Seattle Children’s Research Institute Awarded $1.5 Million to Prevent Risky Health Behaviors in Teens
Electronic Health Assessment could help providers better determine adolescents’ health risks
Seattle Children’s Research Institute has been awarded $1.5 million to fund a 4-year study designed to prevent risky health behaviors in teens.
A grant from the Patient-Centered Outcomes Research Institute (PCORI) was awarded to Drs. Cari McCarty and Laura Richardson, adolescent health specialists at Seattle Children’s Hospital and investigators in Seattle Children’s Research Institute’s Center for Child Health, Behavior and Development, to fund their research testing the effectiveness of an electronic screening tool for adolescent patients and a new training curriculum to help primary care providers discuss health risk behaviors with teens.
To identify risky health behaviors, McCarty and Richardson have developed an electronic health assessment app. Patients will access the app from the waiting room of their primary care office using iPads before appointments. The app asks questions about health-compromising behaviors including alcohol and drug use, smoking, sexual activity, unhealthy eating and physical activity.
“Research has shown that teens will answer questions about their behavior more honestly through an electronic device than they would in a face to face conversation,” McCarty said. “The app can be completed before the appointment begins, so clinicians have more time to talk with youth about concerns during the visit.”
The app also provides direct, personalized feedback about health risks to adolescents based on their responses. The information was designed to increase patients’ knowledge of their health risks and motivate them to engage in healthier behaviors.
Additionally, McCarty and Richardson will be developing an interactive adolescent-centered training curriculum for primary care providers to improve clinical skills used to reinforce healthy behavior choices and to address risky behaviors in a meaningful way.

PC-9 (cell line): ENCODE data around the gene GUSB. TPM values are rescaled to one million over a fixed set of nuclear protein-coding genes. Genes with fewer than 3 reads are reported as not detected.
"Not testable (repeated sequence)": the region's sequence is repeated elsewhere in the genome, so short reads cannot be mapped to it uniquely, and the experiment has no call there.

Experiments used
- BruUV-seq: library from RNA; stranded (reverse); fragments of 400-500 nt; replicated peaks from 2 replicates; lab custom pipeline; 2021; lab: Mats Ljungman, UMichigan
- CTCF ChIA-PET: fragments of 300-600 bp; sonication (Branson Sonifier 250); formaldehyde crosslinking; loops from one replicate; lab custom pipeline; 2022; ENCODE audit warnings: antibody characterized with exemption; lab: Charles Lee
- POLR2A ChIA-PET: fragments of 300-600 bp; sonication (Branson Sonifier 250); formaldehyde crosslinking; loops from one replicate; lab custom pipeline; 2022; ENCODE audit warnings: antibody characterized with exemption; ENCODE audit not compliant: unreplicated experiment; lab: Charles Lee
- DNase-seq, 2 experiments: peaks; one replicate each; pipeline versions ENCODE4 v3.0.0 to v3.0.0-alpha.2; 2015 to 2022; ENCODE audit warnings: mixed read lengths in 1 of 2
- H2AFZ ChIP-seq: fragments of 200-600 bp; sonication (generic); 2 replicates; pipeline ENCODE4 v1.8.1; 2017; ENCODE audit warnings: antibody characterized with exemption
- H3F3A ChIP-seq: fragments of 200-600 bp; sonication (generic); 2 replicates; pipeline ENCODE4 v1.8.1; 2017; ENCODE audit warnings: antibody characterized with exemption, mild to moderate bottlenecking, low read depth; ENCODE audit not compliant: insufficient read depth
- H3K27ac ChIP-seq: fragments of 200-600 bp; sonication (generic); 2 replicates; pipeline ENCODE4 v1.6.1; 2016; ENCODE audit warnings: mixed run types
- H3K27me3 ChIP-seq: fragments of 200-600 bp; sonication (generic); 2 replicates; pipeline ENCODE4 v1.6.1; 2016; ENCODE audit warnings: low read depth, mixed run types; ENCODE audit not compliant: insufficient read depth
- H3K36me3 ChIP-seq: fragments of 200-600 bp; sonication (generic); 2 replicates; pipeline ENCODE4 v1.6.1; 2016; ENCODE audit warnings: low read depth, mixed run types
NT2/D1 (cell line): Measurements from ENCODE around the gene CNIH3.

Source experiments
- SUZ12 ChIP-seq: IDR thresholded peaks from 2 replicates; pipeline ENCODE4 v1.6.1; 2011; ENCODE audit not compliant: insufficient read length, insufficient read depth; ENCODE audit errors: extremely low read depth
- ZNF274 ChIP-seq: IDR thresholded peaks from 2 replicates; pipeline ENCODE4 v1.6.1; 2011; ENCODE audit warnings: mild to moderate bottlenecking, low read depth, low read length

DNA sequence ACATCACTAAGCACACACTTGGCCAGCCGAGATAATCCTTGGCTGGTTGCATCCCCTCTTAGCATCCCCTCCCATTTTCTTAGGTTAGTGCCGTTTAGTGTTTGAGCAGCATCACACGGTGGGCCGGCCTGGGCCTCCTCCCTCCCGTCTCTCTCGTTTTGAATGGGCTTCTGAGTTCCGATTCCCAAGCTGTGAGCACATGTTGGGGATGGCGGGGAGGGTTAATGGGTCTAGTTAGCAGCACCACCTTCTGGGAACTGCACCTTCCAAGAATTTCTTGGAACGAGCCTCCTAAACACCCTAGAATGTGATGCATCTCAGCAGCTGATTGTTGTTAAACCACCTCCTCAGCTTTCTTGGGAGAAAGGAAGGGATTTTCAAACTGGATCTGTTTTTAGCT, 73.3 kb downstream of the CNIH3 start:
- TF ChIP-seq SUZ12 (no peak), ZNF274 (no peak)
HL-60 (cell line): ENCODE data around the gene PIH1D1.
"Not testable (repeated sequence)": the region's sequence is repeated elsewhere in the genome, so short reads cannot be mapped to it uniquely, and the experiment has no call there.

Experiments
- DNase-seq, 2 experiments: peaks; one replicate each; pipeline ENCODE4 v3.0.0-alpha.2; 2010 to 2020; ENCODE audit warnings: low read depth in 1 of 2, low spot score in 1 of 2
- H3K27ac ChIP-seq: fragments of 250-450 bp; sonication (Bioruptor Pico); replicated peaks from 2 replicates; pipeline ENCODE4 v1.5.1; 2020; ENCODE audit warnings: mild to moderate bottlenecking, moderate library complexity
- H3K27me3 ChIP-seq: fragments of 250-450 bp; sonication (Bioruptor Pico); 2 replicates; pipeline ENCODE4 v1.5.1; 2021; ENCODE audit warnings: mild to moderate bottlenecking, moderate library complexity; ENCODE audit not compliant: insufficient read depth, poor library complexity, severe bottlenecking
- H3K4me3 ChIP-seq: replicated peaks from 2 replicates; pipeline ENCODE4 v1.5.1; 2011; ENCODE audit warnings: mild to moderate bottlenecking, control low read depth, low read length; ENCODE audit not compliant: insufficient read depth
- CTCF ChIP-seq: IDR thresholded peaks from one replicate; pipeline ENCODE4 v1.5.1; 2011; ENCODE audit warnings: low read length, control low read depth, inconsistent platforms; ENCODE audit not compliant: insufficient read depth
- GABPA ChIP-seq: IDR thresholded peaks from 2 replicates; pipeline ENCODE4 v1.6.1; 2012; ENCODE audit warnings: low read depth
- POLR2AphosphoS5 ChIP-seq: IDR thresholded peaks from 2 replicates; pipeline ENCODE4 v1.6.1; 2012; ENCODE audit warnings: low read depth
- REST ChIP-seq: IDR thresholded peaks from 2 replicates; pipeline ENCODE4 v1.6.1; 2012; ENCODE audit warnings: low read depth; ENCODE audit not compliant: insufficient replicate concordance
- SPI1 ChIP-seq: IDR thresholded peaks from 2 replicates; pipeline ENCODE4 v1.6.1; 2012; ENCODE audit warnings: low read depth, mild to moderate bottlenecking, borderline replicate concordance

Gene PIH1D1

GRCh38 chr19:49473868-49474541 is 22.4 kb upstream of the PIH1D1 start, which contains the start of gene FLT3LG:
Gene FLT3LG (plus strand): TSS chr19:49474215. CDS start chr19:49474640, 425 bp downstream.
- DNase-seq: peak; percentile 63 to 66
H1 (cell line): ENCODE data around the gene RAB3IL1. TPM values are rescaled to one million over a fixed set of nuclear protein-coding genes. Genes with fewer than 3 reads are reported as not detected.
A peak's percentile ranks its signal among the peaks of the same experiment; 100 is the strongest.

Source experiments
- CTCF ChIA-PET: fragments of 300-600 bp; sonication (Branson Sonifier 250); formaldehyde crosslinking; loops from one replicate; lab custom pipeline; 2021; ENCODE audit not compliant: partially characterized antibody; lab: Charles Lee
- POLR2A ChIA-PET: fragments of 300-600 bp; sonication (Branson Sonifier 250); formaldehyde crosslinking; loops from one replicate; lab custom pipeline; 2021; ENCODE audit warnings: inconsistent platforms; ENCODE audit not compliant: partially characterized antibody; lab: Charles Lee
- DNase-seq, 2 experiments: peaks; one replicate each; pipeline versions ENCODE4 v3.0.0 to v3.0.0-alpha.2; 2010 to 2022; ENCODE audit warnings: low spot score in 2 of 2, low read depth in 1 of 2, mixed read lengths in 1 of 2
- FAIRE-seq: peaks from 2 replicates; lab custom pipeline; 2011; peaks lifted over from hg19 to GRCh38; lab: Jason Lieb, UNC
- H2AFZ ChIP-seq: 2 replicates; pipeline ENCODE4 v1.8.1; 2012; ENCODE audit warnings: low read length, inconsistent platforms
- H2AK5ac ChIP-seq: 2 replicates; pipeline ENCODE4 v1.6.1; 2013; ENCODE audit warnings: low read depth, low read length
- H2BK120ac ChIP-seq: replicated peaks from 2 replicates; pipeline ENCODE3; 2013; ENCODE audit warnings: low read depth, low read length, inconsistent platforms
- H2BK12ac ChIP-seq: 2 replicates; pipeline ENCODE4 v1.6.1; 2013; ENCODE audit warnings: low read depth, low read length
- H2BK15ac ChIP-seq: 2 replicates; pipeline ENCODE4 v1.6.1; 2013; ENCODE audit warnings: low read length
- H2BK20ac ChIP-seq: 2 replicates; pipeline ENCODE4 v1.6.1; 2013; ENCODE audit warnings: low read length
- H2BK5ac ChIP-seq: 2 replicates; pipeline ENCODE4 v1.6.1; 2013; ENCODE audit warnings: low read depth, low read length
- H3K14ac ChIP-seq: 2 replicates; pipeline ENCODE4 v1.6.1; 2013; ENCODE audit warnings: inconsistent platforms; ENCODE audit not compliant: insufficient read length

“Behavioral consultation is one of the most difficult aspects of adolescent medicine,” McCarty said. “The interventions we are developing are designed to provide clinicians with the tools and expertise they need to empower adolescents to make healthier behavior choices.”
McCarty and Richardson’s study will compare patient outcomes in cases using their app and training curriculum jointly compared to usual care. The research will take place at multiple pediatric practices in the greater Seattle region.
The most common causes of adolescent morbidity and mortality result from participation in health-compromising behaviors, such as alcohol and other drug use, sexual activity without use of protection against pregnancy or sexually transmitted diseases, and unhealthy eating patterns and physical inactivity. Professional practice guidelines recommend screening and counseling adolescents to prevent these behaviors and reduce risk. Despite these recommendations, only 28% to 65% of patients report that they receive recommended screening and even fewer receive preventive counseling.
“The Affordable Care Act has allowed more people to access primary care, but providers do not always have the tools they need to screen teens for risky behaviors,” McCarty said. “We hope that the tools we are developing with PCORI funding will further facilitate prevention and early intervention during primary care visits.”
This award has been approved pending completion of a business and programmatic review by PCORI staff and issuance of a formal award contract to Seattle Children’s.
About Seattle Children’s
Seattle Children’s mission is to provide hope, care and cures to help every child live the healthiest and most fulfilling life possible. Together, Seattle Children’s Hospital, Research Institute and Foundation deliver superior patient care, identify new discoveries and treatments through pediatric research, and raise funds to create better futures for patients.
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